The Jovian moon Io
is fascinating from a planetary science perspective--it's the most volcanically active place in our solar system, and its surface is pockmarked with volcanic craters. But it wouldn't be much fun to visit. Baker and Ratcliff write that "Jupiter's moon Io smells like a jumbo rotten egg." The stink is due to hydrogen sulfide on Io's surface and in its upper atmosphere, and the moon owes its distinctive yellow and red coloration to sulfur compounds.
Volcanic eruptions are quite common on Io, and they constantly refresh the atmosphere's supply of sulfur gas. The moon is highly active because it travels around Jupiter in a slightly elliptical orbit. As the moon repeatedly dances closer to and farther from the giant planet, Jupiter's gravity produces tidal flexing in the moon's interior that heats its mantle and causes violent explosions. In 2007 NASA's New Horizons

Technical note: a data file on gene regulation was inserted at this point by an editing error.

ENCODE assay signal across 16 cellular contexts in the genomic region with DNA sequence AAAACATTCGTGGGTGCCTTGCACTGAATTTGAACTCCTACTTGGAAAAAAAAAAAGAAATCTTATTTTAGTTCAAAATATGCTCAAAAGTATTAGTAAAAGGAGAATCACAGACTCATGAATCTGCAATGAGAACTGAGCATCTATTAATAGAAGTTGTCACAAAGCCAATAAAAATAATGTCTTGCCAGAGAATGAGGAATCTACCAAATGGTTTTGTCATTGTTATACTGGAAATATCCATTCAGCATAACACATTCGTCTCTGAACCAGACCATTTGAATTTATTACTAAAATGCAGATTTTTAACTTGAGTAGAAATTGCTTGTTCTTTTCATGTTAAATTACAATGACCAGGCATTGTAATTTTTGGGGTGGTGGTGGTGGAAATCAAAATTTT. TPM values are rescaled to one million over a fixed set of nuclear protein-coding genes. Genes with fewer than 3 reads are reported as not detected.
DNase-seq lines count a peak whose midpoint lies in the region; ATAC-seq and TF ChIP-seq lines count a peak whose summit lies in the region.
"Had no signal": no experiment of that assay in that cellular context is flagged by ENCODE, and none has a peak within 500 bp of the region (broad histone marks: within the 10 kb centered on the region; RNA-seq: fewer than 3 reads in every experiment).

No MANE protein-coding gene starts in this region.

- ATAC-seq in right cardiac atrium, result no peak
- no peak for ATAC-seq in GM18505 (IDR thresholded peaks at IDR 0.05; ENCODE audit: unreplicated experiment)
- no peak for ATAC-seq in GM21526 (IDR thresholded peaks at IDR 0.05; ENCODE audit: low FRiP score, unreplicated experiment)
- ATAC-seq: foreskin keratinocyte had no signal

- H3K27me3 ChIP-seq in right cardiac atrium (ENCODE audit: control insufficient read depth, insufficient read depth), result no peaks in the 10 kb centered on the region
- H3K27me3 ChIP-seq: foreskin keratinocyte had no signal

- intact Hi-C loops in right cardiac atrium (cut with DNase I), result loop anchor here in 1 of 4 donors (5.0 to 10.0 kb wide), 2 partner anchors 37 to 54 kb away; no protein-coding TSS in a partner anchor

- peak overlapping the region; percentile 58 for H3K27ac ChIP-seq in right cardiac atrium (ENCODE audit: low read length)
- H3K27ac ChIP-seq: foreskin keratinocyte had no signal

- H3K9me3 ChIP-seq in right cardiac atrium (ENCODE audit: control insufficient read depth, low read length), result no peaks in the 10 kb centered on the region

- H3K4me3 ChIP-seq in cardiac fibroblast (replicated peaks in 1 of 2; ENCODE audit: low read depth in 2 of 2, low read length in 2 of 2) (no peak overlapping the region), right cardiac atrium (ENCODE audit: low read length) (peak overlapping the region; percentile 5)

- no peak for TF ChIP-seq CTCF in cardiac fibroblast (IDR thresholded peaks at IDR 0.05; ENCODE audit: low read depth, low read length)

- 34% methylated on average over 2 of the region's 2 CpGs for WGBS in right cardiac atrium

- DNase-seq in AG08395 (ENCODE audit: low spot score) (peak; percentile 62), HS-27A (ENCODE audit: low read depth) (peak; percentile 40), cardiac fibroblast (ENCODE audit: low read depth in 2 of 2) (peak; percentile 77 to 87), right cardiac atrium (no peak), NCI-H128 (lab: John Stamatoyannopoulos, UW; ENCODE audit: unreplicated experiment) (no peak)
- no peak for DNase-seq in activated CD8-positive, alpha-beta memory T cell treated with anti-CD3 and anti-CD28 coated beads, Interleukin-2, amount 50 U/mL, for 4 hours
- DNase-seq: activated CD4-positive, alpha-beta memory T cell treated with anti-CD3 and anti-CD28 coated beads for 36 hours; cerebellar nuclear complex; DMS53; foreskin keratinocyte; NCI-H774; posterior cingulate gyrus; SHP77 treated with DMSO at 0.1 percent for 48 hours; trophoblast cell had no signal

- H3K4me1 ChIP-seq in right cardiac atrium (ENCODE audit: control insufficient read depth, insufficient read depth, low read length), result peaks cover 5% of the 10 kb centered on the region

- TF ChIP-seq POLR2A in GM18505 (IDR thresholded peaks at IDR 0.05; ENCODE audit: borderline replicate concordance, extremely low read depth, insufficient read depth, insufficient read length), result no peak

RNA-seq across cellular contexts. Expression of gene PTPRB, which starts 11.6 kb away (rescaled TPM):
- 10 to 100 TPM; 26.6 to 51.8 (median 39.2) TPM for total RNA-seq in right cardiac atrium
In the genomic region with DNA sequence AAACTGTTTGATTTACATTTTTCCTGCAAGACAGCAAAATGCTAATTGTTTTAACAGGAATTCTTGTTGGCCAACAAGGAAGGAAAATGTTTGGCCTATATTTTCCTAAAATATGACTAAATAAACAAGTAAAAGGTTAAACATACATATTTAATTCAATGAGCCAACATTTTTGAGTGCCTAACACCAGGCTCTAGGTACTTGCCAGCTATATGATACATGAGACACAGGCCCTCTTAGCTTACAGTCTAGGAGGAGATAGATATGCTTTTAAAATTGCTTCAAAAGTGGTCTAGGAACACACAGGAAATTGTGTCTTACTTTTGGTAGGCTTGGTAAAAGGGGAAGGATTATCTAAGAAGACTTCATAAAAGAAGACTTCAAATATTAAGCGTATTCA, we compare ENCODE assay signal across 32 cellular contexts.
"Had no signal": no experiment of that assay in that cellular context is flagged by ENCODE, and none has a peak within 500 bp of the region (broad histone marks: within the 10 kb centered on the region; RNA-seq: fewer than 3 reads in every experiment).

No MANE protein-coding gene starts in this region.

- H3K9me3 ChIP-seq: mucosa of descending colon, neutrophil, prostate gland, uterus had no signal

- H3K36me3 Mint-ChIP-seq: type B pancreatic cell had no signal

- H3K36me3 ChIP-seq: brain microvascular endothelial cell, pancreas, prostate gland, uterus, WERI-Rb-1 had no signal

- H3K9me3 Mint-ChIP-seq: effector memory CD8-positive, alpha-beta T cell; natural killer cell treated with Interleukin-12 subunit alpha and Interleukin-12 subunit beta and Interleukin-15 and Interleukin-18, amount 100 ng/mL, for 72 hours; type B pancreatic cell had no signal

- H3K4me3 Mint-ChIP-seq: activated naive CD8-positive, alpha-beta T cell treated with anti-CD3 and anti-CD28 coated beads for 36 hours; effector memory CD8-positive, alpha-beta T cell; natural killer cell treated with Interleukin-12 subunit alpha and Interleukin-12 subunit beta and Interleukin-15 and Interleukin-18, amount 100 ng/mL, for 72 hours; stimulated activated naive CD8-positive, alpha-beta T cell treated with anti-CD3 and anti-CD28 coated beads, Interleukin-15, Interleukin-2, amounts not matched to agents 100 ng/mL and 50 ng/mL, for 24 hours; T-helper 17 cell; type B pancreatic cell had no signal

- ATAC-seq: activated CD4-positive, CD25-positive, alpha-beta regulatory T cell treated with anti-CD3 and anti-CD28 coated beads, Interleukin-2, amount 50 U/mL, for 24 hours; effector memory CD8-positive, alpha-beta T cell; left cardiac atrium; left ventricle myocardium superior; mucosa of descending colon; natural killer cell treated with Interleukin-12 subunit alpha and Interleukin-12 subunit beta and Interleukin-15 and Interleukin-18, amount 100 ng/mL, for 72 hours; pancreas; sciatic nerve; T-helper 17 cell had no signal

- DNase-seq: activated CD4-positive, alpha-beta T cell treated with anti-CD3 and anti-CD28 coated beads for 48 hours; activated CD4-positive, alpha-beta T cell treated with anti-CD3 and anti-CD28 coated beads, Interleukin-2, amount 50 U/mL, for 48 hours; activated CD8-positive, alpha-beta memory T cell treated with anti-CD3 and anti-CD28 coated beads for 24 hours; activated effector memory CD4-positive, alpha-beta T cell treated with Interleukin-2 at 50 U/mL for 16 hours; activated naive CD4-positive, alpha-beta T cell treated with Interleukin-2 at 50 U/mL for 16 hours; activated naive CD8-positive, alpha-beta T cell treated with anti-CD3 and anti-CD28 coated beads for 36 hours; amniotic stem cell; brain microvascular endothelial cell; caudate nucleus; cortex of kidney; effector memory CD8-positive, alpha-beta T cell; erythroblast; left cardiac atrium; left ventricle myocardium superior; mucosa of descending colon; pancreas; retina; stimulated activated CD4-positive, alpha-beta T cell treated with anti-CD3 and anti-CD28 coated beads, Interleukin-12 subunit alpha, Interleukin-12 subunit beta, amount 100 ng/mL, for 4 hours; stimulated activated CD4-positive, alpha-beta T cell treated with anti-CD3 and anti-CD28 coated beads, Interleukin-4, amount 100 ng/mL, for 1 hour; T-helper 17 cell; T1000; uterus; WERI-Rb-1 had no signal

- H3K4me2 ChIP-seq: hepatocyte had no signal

spacecraft flew by Io and observed a volcanic eruption with sulfur plumes that stretched 180 miles above the surface. The largest volcanic eruptions on Earth reach about 12 miles high.